In April 2012, Edamaruku was invited by India’s TV-9 to examine an alleged miracle where a crucifix of Jesus was dripping water from the feet. Hundreds of people had been traveling to Our Lady of Velankanni Church in Mumbai to collect the water in bottles and witness the supposed miracle. Edamaruku examined the site with permission from the church. After only a few minutes’ investigation, Edamaruku discovered the source of the drip. Behind a wall was a clogged sewer drain; backed-up water seeped through the adjoining wall and onto the feet of the Jesus. Photos and video of Edamaruku’s investigation and commentary subsequently appeared on television. According to journalist Nirmala Carvalho, Edamaruku accused the church of “creating the miracle” for donations and said that the pope was antiscience.

Despite local Catholic claims of miracles, the Auxiliary Bishop of Mumbai released a statement saying: “The Church is always cautious in attributing supernatural causes to out of the ordinary phenomena. Whenever possible, it always tries to find ‘scientific’ explanations for similar events. It does not pay great attention to things like this, although it accepts the possibility that God can intervene in human life in ‘extraordinary’ ways: what we call ‘miracles.’”

Members of the Catholic Church in Mumbai filed a complaint of “deliberately hurting religious feelings” against Edamaruku. The applicable law, sometimes called the “blasphemy law,” dates back to 1927, during British imperial rule. Section 295(a) of Indian Penal Code declares it illegal to commit “deliberate and malicious acts, intended to outrage religious feelings or any class by insulting its religion or religious beliefs.” After the filing, Edamaruku’s attorneys began receiving calls from police requesting that Edamaruku turn himself in. His attorneys, in response, filed three separate motions. The first sought “anticipatory bail” to avoid jail time, but this was turned down. The other two motions requested that the case be thrown out; one additionally requested that the Supreme Court of India remove 295(a) from the Penal Code as an infringement upon freedom of speech, which is guaranteed by the Indian Constitution. Those motions await decisions.

With the initial motion for bail denied, Edamaruku subsequently left India and traveled to Finland, where he has been monitoring the legal issues. While he was in Finland, the case took a dramatic turn on July 4 when police entered his Delhi home to serve a warrant for his arrest that had been issued by a metropolitan magistrate court in
Mumbai. As I write, Edamaruku is on a speaking tour in Europe, discussing the blasphemy law as an infringement on free speech and a detriment to critical thinking in India. He also is asking the public to sign a petition requesting that the Catholic Church withdraw the charges and is seeking donations for fees associated with the legal battle at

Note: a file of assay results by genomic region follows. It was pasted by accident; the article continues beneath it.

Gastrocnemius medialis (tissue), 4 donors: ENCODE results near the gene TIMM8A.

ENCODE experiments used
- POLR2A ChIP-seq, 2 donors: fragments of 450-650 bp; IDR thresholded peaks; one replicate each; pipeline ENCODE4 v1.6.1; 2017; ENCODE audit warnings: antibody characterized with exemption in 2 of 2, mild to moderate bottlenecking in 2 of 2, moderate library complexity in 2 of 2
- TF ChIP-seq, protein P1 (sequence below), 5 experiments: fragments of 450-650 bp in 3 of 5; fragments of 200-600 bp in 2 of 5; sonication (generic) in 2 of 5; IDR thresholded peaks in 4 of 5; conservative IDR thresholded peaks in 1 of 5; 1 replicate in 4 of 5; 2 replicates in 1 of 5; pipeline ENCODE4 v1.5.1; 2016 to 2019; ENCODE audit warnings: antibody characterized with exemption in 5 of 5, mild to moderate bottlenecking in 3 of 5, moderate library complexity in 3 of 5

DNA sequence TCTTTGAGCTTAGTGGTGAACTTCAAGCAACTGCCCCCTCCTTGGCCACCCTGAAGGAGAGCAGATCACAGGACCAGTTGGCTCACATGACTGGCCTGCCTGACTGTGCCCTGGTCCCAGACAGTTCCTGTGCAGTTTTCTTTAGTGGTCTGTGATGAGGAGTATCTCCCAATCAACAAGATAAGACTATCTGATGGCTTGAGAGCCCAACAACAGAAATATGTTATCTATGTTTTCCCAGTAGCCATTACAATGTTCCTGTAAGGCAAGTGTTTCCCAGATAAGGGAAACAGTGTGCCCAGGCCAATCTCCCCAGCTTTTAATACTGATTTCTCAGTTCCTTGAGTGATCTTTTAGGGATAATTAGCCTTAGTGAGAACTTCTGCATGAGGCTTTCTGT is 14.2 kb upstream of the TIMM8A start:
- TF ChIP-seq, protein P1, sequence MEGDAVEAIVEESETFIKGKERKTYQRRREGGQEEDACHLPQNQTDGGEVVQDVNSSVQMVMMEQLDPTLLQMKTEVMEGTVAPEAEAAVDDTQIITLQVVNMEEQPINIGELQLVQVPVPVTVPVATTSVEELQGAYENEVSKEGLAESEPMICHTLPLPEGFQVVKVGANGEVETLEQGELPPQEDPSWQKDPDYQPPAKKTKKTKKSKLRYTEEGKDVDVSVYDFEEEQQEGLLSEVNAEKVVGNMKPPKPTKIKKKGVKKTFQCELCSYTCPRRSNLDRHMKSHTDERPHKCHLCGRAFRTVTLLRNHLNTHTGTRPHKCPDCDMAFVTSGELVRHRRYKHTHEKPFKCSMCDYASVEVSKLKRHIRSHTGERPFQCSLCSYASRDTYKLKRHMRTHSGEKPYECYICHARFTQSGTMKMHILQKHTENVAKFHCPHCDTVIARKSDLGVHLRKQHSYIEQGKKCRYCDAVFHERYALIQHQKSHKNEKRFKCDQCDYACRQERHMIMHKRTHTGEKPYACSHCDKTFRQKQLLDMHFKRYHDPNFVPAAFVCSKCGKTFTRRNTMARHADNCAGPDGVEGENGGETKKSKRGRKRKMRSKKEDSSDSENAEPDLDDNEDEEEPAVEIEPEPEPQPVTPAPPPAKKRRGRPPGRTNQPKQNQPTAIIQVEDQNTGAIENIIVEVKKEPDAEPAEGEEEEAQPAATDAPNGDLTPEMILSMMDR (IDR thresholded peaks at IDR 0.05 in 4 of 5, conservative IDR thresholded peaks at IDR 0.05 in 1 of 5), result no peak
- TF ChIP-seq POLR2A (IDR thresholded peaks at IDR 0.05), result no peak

Further Reading

Carvalho, Nirmala. “Water from the Cross of Irla: Indian Atheist Accuses Church of ‘Manufacturing’ Miracles for Money,”, March 13, 2012. Available online at

“Edamaruku: An Update.” The New Humanist, June 18, 2012. Online at

“Indian Rationalist Edamaruku vs the Catholic Church–Lend Your Support.” The New Humanist, May 17, 2012. Available online at

“Jesus Water Dropping Miracle in Mumbai, Edamaruku Explains.”, March 11, 2012. Available online at

Lad, Vrushali. “Batting for Reason in a Land of Faith.” Hindustan Times, May 6, 2012. Available online at

Langdon, Allison. “The Guru Busters.”, November 18, 2011. Available online at

Mohan, Vineeth. “Indian Rationalist Under Attack for Exposing Catholic Church ‘Miracle.’”, 2012. Available online at

“Police in Edamaruku’s House to Arrest Him,”, July 4, 2012. Available online at

Tacopino, Joe. “Indian Guru Tries to Kill Man with Tantric Ritual Live on TV.” New York Daily News, March 19, 2010. Available online at

Ryan Shaffer is a writer and historian. He is currently a PhD candidate at the State University of New York, Stony Brook.

Ryan Shaffer

Ryan Shaffer is a writer and historian. He has a PhD in history and is currently a postdoctoral fellow at the Institute for Global Studies at Stony Brook University.

Sanal Edamaruku has been campaigning for critical thinking in India for more than three decades. As head of the Indian Rationalist Association, he travels throughout India showing how gurus or “godmen” perform supposedly science-defying miracles by means of simple stage magic. In a country where superstition is backed by poverty and illiteracy, rural Indians often …